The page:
Realities and Reflections on Return to Activity

What a couple of months this has been for our youth soccer ecosystem as parents, coaches, clubs, administrators, referees and others connected to the game have collectively and individually established a "new normal" as it relates to soccer experiences and interactions alongside the COVID chaos.

Parents want their children to be active, making healthy choices, and moving every day. Coaches want to teach, impact, and interact with players - and while the Zoom meetings and video exchanges have filled part of a void - coaches are looking forward to being back on the fields. Players want to compete.  While they have found some new passion with the skills challenges, wall ball, social media fun, and more - there is no substitution for being on the field with their teammates.

In the United States, as some states make moves to gradually reopen, parents must consider, reflect upon, and decide what they are comfortable with when it comes to their children and their reintroduction to the game.

When will we feel comfortable enough to drop our children off at the fields for practice?

When will our children feel reassured, safe, and cared for going back to playing a contact sport?

How will this gradual reintroduction to team sports play out?

While nothing is clear just yet how Return to Activity will look, there have been some interesting and noteworthy programs announced recently to possibly shed some light on the (at least short term) future of youth sports:

1.  GotSoccer introduced its new Coronavirus COVID-19 Crisis Package

A set of three tools for clubs to reintroduce soccer safely includes a social distancing, sideline ticketing, and contract tracing tool. While the intention of the software is certainly safety driven from a social distancing perspective and provides a potentially welcomed opportunity for clubs to cover themselves from a liability standpoint - the launch of this new package was met with much consternation, pause, and confusion from soccer leaders.  Is this really where we are headed?

2.  States announce Return to Activity Protocols

A number of states are reintroducing Return to Activity as their State government reopens business and allows for recreational activities.  Indiana Soccer Association this week announced their Return to Activity protocols. While your state will likely be different, have a look at these guidelines to give you some perspective about how Return to Activity will potentially look for your child.  

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3.  U.S. Soccer launches survey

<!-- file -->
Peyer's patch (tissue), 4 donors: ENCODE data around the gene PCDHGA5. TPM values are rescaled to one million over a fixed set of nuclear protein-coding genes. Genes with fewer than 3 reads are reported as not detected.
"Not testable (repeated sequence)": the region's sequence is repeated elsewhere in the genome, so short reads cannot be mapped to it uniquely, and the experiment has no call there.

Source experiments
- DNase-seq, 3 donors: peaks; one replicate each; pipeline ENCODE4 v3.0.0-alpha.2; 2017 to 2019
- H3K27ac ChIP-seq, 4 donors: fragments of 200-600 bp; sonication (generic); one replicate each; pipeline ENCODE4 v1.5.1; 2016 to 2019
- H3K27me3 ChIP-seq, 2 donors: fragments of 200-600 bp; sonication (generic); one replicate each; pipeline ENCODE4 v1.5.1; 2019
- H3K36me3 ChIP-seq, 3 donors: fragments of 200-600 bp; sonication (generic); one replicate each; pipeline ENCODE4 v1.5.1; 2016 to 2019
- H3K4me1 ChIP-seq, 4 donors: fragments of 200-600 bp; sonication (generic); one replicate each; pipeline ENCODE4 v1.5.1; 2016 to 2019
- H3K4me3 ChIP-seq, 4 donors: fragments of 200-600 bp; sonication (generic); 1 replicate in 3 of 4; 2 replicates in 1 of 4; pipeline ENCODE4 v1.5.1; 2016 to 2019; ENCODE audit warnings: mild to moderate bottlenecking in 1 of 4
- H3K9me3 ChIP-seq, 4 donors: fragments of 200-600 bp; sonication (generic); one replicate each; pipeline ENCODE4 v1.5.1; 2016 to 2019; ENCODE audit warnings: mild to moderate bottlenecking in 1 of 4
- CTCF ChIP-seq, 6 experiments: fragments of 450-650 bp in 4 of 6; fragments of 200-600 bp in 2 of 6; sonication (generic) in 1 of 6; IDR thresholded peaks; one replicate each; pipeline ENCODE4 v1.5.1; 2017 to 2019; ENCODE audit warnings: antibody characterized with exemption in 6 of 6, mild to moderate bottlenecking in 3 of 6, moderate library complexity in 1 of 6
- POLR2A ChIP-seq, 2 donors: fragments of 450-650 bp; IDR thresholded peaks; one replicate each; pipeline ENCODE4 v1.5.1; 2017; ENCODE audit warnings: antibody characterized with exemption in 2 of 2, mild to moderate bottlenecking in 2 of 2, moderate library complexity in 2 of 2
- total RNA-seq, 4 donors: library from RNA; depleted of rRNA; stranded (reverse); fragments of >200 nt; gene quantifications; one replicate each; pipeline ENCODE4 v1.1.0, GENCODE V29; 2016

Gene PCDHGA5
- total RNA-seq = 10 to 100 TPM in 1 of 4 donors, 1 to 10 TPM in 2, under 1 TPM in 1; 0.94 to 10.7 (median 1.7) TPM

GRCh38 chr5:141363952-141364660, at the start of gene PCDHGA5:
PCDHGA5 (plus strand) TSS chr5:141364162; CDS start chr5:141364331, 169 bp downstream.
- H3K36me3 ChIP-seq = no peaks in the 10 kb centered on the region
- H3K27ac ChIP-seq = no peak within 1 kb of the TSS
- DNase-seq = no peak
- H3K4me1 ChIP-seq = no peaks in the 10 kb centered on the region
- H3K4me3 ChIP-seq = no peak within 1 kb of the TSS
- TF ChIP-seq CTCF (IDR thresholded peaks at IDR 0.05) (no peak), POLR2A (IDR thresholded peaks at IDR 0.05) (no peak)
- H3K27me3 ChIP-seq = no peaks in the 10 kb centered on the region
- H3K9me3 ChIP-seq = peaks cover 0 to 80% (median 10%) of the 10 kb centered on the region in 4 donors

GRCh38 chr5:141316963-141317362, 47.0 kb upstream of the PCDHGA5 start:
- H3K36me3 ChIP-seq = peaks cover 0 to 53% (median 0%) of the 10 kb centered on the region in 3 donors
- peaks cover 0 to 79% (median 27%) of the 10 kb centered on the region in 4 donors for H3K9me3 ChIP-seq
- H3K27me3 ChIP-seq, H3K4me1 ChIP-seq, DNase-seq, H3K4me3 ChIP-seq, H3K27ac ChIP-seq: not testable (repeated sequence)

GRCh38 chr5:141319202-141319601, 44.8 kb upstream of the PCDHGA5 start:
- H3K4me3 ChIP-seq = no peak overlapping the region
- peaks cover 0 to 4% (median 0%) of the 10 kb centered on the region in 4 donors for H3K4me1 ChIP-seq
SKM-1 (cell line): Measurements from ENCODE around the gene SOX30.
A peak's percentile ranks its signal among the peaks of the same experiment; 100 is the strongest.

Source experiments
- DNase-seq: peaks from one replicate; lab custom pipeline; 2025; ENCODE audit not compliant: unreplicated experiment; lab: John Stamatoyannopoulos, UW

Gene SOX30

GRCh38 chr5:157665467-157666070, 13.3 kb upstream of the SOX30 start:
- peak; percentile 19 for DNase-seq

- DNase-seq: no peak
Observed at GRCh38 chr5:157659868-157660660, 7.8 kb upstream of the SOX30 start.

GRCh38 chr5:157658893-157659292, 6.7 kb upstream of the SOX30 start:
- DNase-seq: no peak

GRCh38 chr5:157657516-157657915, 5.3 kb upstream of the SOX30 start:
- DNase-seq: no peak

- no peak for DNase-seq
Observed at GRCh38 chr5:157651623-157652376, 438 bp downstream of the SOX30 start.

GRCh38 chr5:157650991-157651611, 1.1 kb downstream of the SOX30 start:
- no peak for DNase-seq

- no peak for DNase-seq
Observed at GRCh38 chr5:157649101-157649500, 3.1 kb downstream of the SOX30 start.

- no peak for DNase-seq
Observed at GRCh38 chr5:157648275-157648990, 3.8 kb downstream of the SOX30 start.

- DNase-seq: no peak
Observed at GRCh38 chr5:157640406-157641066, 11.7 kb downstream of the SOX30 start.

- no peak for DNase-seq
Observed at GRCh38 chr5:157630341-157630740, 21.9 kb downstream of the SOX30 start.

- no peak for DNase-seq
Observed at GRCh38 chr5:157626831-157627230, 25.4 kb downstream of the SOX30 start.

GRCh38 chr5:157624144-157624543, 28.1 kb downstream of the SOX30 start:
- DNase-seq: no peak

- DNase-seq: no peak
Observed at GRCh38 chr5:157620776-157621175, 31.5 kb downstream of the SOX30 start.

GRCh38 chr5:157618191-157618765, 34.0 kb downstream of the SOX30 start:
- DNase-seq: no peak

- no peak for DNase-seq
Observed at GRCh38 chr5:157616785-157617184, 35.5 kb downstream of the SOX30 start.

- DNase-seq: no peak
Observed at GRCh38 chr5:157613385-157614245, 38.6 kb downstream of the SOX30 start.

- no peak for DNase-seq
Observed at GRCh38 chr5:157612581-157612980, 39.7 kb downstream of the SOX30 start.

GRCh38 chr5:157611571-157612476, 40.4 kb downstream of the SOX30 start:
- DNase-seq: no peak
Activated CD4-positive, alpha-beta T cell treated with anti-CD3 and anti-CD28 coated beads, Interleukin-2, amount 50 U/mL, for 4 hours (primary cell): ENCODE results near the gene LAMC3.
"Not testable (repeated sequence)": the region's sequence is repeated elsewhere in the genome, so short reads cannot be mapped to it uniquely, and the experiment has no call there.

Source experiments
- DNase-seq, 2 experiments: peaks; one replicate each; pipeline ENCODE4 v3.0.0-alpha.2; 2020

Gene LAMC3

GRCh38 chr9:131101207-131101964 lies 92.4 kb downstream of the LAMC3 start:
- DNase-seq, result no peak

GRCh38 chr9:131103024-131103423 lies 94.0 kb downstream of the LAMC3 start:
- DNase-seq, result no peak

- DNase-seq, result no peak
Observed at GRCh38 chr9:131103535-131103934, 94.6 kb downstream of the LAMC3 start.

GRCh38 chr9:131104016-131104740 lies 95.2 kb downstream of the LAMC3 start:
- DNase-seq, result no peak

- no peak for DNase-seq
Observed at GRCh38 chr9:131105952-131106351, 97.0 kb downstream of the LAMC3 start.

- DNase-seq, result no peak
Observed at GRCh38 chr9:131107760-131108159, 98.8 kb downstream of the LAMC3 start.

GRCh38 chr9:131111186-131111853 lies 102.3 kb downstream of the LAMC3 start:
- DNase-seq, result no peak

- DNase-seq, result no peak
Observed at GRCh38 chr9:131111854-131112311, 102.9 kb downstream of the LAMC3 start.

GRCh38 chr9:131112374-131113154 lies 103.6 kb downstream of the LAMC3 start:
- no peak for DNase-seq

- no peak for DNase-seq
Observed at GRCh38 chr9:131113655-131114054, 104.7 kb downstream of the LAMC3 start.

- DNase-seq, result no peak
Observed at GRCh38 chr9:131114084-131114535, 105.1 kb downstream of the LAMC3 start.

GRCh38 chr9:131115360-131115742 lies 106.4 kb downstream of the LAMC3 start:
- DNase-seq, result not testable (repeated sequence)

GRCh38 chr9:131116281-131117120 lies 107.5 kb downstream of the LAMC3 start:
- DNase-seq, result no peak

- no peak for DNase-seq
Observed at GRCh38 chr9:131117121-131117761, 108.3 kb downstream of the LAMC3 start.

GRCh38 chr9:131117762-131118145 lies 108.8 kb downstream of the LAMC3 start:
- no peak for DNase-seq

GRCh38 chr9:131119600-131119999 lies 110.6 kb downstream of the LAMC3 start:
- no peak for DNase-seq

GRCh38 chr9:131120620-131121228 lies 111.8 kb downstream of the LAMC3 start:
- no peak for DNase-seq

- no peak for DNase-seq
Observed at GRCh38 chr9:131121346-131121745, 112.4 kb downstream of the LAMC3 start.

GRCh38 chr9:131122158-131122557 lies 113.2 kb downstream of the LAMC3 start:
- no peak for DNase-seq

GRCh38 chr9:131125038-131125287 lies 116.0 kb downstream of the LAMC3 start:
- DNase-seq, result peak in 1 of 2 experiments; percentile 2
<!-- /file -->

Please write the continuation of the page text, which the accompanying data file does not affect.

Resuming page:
In an effort to (I assume) put some much needed leadership from our Federation in place during these uncertain times, U.S. Soccer this week launched a survey for parents, coaches, administrators, referees, and fans regarding Return to Activity.  The survey questions confidence levels, inquires about fears, and gauges levels of uncertainty.  If you have not yet take the survey, the link is below. (if it is still open)

Of course, society as a whole is in the middle of a reorganization and reshuffling of priorities and perspectives. In some areas of our lives, things will not return to a pre-COVID state. Our youth sporting landscape is undergoing stress and with that stress comes potential structural shifts, innovation, and change.  Is an on-line ticketing app for seat selection at youth games a viable solution?  Is a child never touching a ball with their hands in training practical? Should coaches be held responsible for evaluating the potential COVID condition of a player? Can we expect volunteer organizations to have the manpower or logistical structures in place to proctor sidelines?

More than anything - how parents feel will drive this conversation regarding Return to Activity in youth soccer.  What parents believe to be true about the health and safety of their child will provide a path to action and solutions for clubs and organizations. Needless to say, parents can expect more surveys in the coming weeks as clubs work to keep everyone safe and healthy - both physically and emotionally.

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Skye Eddy

Skye is a former All-American goalkeeper, professional player and collegiate coach. She holds her USSF "B" License and USSF National Goalkeeper License and is an active youth coach, soccer parent and coach educator.